Photo of Sutter's Mill fall by Lisa Warren.
2012, December 21 - Today in the journal Science, 70 authors published a report on the first two months of studies on the fall of the Sutter's Mill meteorite and its properties. Sutter's Mill was found to have arrived from the asteroid belt recently, on an orbit that still points to its source region. The meteorites are unusually diverse, composed of rocks within rocks, the first time a CM chondrtie is clearly a regolith breccia. The rapid recovery, thanks to the first detection of falling meteorites from a carbonaceous chondrite fall by Doppler weather radar, provided the most pristine look yet at the former surface of the CM chondrite parent body asteroid.
[Supporting Online Materials]
2012, October 1 - Confusion betwen the Northern Delta Aquariids and the Northern June Aquilids is resolved. Both showers have a perihelion close to the Sun, but they have slightly different inclination. The Northern Delta Aquariids is the August shower, the Northern June Aquilids is active in late June and all of July.
D. Holman, P. Jenniskens, 2012. Confirmation of the Northern Delta Aquariids (NDA, IAU#26) and the Northern June Aquilids (NZC, IAU #164). JIMO 40, 166-170.
December 1-8 (4250 SonotaCo and 3240 CAMS)
2012, July 20 - The September issue of Sky and Telescope features an overview article about the first year of observations by CAMS. A series of maps combining CAMS and SonotaCo data identify the first 64 established meteor showers by the International Astronomical Union.
2012, June 1 - The link between the Marsden Sunskirter comets and the Daytime Arietids is confirmed. CAMS observations in the pre-dawn hours of early June demonstrate that the semi-major axis of the Daytime Arietids is similar to that of the Marsden Sunskirter comets, as opposed to the low value derived from earlier radar observations.
P. Jenniskens, H. Duckworth, B. Grigsby, 2012. Daytime Arietids and Marsden Sunskirters (ARI, IAU#171). JIMO 40, 98-100.
2012, February 1 - A paper describing the confirmation of the July Gamma Draconids from CAMS data was published in the Journal of the International Meteor Organization.
D. Holman, P. Jenniskens, 2012. Confirmation of the July Gamma Draconids (GDR, IAU#184). JIMO (in press).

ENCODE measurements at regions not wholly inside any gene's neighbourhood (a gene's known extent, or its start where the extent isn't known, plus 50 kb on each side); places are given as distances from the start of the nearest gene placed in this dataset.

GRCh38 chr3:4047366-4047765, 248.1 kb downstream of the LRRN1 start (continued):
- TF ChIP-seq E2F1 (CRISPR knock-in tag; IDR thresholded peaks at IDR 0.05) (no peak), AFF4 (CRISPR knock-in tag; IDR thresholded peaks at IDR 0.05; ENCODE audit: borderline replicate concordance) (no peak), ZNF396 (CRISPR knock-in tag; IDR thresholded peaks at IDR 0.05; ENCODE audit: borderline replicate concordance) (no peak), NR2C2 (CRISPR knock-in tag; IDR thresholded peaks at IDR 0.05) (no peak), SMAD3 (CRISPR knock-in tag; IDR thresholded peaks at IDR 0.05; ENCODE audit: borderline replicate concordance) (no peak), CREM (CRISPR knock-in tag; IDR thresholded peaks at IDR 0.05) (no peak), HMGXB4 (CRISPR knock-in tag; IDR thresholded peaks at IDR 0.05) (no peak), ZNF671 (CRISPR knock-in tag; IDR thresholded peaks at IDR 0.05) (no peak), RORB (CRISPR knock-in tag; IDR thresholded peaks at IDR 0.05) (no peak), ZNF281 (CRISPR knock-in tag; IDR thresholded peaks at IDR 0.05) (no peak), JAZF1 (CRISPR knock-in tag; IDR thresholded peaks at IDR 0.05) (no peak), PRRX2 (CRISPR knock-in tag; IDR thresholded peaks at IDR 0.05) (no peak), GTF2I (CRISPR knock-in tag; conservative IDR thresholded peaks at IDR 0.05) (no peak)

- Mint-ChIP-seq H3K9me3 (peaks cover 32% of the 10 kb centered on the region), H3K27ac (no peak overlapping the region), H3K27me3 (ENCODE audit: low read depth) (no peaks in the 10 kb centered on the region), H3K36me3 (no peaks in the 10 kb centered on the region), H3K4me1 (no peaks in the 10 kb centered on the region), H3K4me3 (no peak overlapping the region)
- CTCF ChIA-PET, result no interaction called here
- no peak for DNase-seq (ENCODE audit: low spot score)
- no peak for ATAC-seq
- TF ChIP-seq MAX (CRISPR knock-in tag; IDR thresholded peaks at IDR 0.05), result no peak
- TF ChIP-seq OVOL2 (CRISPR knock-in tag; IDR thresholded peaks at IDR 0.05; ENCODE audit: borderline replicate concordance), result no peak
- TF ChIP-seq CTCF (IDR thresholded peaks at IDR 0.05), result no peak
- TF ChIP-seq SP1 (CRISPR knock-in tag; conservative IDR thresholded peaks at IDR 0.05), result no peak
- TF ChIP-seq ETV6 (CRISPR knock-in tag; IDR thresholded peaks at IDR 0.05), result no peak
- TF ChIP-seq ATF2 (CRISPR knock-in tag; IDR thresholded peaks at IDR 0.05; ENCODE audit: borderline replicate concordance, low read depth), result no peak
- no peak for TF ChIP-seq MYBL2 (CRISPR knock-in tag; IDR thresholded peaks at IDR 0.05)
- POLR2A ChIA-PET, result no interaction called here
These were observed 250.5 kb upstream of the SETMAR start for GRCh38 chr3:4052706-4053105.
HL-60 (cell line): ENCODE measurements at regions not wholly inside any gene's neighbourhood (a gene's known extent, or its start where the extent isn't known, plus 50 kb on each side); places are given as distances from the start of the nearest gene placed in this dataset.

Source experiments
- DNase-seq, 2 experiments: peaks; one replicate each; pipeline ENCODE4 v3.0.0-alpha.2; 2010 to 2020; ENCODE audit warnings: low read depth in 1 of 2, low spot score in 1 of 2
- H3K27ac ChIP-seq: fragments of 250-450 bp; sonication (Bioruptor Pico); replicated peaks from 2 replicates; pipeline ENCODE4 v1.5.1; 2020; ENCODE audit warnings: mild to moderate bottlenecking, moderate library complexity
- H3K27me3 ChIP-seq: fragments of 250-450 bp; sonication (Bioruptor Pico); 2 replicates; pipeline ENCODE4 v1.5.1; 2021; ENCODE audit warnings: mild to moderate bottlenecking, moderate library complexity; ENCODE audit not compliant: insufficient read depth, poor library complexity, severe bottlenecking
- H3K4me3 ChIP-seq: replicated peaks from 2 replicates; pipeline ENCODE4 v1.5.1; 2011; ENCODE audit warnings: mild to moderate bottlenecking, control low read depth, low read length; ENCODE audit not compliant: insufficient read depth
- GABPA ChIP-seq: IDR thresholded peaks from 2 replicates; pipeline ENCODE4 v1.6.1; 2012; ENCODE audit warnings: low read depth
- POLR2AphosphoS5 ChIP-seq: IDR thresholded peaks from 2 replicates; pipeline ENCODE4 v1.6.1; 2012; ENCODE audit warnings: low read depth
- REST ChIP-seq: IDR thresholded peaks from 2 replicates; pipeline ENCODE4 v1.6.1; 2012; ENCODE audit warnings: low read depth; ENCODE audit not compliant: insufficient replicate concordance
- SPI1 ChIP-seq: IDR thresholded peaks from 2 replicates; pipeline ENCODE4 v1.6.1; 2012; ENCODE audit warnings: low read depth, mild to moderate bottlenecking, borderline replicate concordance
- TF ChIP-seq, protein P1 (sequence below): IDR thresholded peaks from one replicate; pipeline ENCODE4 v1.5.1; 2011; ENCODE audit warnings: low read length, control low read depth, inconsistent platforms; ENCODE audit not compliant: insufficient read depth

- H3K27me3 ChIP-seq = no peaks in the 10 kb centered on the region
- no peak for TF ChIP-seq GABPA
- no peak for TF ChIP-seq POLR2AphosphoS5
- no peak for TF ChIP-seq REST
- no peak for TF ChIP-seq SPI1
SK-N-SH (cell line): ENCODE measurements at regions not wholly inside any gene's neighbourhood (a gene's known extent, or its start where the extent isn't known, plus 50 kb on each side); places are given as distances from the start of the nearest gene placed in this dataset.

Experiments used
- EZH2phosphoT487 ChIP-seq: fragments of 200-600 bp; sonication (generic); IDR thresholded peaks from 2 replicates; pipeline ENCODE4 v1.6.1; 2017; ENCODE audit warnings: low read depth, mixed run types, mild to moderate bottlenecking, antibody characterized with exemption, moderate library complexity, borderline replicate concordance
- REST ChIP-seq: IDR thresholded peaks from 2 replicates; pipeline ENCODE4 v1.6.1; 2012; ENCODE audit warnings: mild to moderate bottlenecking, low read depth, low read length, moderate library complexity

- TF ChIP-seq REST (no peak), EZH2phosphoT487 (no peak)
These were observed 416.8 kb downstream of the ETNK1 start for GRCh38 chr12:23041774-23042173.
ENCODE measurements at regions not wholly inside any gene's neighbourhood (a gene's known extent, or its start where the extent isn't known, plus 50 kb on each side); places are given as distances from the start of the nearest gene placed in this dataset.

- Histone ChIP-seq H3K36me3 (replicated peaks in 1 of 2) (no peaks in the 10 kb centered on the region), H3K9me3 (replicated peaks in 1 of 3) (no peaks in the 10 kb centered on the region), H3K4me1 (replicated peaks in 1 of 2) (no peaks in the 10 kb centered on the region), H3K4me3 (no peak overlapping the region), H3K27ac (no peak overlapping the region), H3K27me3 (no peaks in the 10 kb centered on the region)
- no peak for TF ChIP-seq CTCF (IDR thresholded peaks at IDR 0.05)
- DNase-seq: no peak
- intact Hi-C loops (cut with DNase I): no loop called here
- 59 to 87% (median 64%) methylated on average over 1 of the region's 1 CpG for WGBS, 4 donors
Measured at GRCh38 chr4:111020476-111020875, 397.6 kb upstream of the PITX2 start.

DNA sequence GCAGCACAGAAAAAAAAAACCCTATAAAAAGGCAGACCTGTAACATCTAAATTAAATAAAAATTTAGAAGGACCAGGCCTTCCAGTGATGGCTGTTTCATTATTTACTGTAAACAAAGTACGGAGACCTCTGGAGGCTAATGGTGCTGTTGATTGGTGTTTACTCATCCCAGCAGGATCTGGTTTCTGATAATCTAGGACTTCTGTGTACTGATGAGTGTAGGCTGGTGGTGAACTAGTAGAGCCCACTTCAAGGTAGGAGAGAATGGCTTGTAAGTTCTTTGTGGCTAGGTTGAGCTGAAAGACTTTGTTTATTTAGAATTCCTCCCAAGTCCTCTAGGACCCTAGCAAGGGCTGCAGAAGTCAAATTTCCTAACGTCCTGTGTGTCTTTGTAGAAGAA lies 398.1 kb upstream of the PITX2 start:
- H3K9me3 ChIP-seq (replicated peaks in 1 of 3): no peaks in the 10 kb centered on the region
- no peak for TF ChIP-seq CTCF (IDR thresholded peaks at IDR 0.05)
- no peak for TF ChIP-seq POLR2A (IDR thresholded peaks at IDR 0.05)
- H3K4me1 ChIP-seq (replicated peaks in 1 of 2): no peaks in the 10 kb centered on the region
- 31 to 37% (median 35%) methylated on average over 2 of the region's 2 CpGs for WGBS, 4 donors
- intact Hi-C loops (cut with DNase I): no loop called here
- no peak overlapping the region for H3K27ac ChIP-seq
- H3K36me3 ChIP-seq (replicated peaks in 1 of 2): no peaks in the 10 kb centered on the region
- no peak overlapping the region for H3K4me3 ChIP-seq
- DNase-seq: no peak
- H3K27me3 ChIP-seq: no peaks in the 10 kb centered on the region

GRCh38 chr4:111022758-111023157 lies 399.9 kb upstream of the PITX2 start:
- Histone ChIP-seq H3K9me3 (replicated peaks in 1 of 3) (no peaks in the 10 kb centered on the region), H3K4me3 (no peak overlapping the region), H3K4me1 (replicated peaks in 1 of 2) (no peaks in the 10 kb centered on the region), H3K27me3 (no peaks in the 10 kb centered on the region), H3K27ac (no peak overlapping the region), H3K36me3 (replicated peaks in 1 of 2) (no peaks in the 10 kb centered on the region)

2011, December 20 - We have discovered why we see meteors flash through the night sky while they seemingly rain down on us gently at the same time! In a paper published in the December 20 issue of the Astrophysical Journal, David Nesvorny, Diego Janches, David Vokrouhlicky, Petr Pokorny, William F. Bottke, and Peter Jenniskens reconciled models of the zodiacal cloud with radar observations, revealing a game of hide and seek and an interesting identity switcharoo.
[Press release (Dec20)]
2011, December 14 - During routine low-light level video observations with CAMS (Cameras for Allsky Meteor Surveillance) in the period April 26 - May 7, we detected the April Rho Cygnids (ARC), a meteor stream discovered by the Canadian Meteor Orbit Radar (CMOR) project in the years 2002 - 2009. The stream is included in the IAU Working list of Meteor Showers as shower #348, awaiting verification. CMOR data show ARC activity from April 25 - May 4, peaking on April 28. We detected this shower on all dates, peaking on April 28 and May 1 in 2011. The orbital parameters we found match the CMOR data. Our mean orbital elements are (N = 29): q = 0.844 +/- 0.034 AU, 1/a = 0.18 +/- 0.10 1/AU, i = 69.7 +/- 2.8 deg, w = 130.4 +/- 6.2 deg, and Node = 39.9 +/- 2.9 deg. The parent body of the ARC remains unknown, but from the recent evolution of the stream, we provide a range of possible current orbits.
M. Phillips, P. Jenniskens, B. Grigsby, 2011. Confirmation of the April Rho Cygnids (ARC, IAU#348). JIMO 39, 131-136 [PDF]
2011, November 10 - An overview paper "CAMS: Cameras for Allsky Meteor Surveillance to validate minor meteor showers", by P. Jenniskens, P. S. Gural, B. Grigsby, L. Dynneson, M. Koop, and D. Holman, has appeared in print in the journal Icarus. It contains the analysis of the first batch of CAMS data. [PDF]
From the peer review report: "Technically, the paper is very well laid out. Following a summary of the scientific rationale behind the observations, the authors go to (justifiably) great lengths to quantify the capabilities of the hardware and data reduction procedures and to demonstrate that these can carry out science-grade observations (which they do). They report on their confirmation or rejection of recently claimed new meteor showers in support of the latter objective."
P. Jenniskens, P. S. Gural, B. Grigsby, L. Dynneson, M. Koop, and D. Holman, 2011. CAMS: Cameras for Allsky Meteor Surveillance to validate minor meteor showers. (Icarus 216, 40-61).
This +2 magnitude February eta Draconid was filmed by
Peter Jenniskens with one of the low-light-level video
cameras of the Cameras for Allsky Meteor Surveillance (CAMS)
station in Mountain View, California, at 07:59:24 UT on February 4, 2011.